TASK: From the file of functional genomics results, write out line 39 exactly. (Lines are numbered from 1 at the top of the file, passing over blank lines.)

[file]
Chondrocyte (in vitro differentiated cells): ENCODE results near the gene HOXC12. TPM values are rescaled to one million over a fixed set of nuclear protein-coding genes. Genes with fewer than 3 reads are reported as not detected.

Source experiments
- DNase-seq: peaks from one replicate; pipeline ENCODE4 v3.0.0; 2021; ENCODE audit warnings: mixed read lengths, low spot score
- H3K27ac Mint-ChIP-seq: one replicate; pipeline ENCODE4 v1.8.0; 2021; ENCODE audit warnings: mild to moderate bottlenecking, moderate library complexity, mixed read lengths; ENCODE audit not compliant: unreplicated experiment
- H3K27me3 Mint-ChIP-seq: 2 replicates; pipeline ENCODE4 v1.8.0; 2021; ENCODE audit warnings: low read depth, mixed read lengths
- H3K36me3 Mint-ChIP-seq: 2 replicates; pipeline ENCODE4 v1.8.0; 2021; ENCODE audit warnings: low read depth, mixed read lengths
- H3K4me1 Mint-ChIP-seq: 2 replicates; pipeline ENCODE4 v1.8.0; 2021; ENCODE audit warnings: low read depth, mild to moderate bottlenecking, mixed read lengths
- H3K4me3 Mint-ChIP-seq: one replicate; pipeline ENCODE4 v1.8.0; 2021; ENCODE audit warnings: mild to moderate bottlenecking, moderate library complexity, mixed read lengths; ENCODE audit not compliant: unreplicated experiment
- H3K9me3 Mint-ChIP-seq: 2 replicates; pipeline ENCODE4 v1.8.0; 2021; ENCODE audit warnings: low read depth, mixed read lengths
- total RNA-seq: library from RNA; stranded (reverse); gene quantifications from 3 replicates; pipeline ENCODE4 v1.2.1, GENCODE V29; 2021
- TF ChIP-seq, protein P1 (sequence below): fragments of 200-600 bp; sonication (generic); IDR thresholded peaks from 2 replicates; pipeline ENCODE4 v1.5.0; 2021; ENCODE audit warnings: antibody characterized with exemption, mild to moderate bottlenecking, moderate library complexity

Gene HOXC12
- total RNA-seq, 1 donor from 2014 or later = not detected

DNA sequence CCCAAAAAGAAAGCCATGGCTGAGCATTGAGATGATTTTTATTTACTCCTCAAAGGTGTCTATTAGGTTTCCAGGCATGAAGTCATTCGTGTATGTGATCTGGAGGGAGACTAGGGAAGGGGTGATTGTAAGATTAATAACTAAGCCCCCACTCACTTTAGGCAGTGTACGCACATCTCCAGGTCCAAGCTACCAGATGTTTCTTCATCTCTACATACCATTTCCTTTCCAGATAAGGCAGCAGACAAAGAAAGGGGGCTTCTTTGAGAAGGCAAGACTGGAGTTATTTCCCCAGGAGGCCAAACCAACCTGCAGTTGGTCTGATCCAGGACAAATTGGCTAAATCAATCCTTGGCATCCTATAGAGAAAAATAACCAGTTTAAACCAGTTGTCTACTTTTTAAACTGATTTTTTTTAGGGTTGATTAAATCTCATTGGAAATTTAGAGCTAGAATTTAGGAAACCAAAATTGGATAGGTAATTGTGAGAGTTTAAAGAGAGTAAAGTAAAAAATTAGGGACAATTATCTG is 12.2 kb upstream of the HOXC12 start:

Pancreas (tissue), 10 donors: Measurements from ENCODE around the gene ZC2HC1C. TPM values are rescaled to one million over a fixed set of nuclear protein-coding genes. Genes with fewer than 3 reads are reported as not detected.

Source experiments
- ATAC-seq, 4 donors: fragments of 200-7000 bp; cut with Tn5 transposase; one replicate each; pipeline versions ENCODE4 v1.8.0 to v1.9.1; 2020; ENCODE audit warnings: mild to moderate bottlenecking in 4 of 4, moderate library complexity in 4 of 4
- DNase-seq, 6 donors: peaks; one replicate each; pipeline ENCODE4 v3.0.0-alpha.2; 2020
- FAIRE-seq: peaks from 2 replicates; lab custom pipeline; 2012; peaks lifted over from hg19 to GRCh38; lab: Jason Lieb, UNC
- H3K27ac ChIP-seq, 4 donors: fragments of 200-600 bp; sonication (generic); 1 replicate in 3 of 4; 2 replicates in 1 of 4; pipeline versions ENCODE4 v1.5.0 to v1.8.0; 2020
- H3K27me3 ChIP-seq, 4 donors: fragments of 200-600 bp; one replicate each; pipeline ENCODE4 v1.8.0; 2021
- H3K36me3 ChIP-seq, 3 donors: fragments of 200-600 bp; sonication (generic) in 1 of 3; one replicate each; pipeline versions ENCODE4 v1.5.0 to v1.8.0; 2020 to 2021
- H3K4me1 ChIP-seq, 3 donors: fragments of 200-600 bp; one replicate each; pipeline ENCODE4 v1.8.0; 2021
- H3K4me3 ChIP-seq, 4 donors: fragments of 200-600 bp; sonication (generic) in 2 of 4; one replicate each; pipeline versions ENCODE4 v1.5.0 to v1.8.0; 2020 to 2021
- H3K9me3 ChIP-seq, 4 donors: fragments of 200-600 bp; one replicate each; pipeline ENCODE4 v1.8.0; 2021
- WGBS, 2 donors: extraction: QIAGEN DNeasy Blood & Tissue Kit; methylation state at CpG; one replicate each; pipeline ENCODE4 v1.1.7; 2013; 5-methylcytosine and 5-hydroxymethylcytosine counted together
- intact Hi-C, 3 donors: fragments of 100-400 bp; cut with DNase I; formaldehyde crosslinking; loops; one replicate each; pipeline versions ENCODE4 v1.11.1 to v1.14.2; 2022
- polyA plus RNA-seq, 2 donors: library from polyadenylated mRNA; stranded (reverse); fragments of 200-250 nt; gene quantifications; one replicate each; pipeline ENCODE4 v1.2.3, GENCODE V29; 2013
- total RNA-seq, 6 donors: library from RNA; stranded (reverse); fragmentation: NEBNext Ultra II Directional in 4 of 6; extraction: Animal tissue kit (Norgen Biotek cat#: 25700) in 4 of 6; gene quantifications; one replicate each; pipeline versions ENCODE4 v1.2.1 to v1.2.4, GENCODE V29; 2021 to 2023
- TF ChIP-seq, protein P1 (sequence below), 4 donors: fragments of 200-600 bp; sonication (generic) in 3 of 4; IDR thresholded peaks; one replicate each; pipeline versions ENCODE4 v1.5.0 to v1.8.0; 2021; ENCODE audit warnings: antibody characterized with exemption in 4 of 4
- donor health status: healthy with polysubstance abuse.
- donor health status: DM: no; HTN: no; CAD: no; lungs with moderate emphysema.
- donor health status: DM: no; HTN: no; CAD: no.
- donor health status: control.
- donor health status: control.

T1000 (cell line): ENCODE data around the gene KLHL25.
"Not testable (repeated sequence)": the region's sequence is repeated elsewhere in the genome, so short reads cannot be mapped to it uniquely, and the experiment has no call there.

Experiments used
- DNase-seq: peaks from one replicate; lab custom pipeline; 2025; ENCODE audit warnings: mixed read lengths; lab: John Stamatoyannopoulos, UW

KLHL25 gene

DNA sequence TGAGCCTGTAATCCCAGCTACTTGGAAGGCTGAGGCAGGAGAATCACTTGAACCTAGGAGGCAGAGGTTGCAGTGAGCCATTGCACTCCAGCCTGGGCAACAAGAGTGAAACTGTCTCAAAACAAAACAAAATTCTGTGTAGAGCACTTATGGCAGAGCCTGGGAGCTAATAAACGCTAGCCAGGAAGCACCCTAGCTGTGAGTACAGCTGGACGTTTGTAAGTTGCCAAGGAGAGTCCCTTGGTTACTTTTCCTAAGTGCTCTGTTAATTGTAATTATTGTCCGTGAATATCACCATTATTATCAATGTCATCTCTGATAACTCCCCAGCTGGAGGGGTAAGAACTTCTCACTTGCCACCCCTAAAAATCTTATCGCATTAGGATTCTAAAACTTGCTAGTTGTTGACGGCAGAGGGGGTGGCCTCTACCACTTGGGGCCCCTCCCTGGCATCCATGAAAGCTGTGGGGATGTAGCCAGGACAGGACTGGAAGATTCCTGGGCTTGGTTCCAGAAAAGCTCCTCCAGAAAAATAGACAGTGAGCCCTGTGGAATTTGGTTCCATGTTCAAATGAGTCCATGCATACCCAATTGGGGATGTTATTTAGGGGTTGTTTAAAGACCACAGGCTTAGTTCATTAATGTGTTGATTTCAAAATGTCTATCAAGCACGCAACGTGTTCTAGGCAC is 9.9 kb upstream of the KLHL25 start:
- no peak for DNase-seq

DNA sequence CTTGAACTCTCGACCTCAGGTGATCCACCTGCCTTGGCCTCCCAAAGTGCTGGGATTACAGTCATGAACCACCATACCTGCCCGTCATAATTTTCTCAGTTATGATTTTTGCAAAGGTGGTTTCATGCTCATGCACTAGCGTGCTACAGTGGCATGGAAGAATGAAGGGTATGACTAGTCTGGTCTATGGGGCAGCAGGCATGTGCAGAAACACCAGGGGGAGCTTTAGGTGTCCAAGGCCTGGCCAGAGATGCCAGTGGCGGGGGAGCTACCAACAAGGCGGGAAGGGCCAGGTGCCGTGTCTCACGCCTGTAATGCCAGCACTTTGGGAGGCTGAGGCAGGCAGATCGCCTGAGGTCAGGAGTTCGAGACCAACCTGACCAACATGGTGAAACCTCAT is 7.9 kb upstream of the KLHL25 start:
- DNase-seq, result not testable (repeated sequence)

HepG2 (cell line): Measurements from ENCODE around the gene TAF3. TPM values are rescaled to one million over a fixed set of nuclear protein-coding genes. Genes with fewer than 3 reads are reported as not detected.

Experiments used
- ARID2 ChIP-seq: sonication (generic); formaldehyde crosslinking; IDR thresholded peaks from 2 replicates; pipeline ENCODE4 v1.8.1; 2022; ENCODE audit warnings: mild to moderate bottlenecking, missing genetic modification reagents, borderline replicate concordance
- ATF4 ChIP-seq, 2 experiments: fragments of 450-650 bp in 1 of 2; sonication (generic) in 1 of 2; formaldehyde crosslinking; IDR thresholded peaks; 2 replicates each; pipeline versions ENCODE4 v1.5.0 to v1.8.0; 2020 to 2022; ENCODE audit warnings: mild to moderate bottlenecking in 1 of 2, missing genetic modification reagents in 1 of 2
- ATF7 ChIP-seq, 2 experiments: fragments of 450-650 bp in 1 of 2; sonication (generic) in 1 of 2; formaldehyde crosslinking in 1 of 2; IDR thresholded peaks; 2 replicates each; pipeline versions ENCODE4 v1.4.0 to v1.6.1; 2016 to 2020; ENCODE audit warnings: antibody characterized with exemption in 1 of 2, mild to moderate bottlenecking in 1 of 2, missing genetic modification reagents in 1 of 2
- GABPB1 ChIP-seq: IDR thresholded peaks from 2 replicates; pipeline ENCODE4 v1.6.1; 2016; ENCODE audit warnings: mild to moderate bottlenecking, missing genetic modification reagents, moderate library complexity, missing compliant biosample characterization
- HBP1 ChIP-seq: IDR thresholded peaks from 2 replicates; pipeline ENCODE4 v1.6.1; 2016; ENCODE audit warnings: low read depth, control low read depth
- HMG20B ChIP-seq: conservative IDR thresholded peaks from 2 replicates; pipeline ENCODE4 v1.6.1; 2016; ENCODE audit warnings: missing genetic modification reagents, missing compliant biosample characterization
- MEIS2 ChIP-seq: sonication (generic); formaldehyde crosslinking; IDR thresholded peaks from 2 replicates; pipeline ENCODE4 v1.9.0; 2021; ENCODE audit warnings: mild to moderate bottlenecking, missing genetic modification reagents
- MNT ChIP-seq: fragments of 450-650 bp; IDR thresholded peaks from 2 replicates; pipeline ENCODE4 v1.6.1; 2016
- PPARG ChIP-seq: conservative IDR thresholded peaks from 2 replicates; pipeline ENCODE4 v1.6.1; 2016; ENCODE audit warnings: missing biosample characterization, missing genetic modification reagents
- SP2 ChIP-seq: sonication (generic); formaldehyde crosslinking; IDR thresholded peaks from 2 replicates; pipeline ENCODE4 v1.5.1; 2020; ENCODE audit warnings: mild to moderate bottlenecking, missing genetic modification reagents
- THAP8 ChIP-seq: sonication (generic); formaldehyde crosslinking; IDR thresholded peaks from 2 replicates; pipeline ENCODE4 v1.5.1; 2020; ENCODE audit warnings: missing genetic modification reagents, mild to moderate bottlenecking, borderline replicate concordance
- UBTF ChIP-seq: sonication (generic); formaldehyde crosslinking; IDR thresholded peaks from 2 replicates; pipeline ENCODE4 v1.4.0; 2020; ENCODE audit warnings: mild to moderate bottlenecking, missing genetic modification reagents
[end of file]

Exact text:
- DNase-seq: peaks from one replicate; lab custom pipeline; 2025; ENCODE audit warnings: mixed read lengths; lab: John Stamatoyannopoulos, UW